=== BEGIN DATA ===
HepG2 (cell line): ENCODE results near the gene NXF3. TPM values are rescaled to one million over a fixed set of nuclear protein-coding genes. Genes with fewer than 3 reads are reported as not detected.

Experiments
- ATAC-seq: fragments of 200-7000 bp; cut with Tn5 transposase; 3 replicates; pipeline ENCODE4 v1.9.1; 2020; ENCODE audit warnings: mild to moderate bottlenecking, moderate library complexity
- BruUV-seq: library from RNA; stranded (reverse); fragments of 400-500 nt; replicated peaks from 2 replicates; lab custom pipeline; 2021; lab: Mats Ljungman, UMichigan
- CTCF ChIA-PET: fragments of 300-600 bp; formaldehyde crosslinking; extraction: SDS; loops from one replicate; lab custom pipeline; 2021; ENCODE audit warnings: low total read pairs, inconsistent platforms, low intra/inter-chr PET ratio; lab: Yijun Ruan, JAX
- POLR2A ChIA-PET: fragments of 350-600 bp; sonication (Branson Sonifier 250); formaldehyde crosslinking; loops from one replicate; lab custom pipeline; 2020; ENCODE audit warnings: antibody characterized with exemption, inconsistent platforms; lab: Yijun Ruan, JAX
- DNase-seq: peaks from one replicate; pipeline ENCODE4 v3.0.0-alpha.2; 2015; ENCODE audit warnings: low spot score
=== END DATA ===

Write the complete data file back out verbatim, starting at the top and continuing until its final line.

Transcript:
HepG2 (cell line): ENCODE results near the gene NXF3. TPM values are rescaled to one million over a fixed set of nuclear protein-coding genes. Genes with fewer than 3 reads are reported as not detected.

Experiments
- ATAC-seq: fragments of 200-7000 bp; cut with Tn5 transposase; 3 replicates; pipeline ENCODE4 v1.9.1; 2020; ENCODE audit warnings: mild to moderate bottlenecking, moderate library complexity
- BruUV-seq: library from RNA; stranded (reverse); fragments of 400-500 nt; replicated peaks from 2 replicates; lab custom pipeline; 2021; lab: Mats Ljungman, UMichigan
- CTCF ChIA-PET: fragments of 300-600 bp; formaldehyde crosslinking; extraction: SDS; loops from one replicate; lab custom pipeline; 2021; ENCODE audit warnings: low total read pairs, inconsistent platforms, low intra/inter-chr PET ratio; lab: Yijun Ruan, JAX
- POLR2A ChIA-PET: fragments of 350-600 bp; sonication (Branson Sonifier 250); formaldehyde crosslinking; loops from one replicate; lab custom pipeline; 2020; ENCODE audit warnings: antibody characterized with exemption, inconsistent platforms; lab: Yijun Ruan, JAX
- DNase-seq: peaks from one replicate; pipeline ENCODE4 v3.0.0-alpha.2; 2015; ENCODE audit warnings: low spot score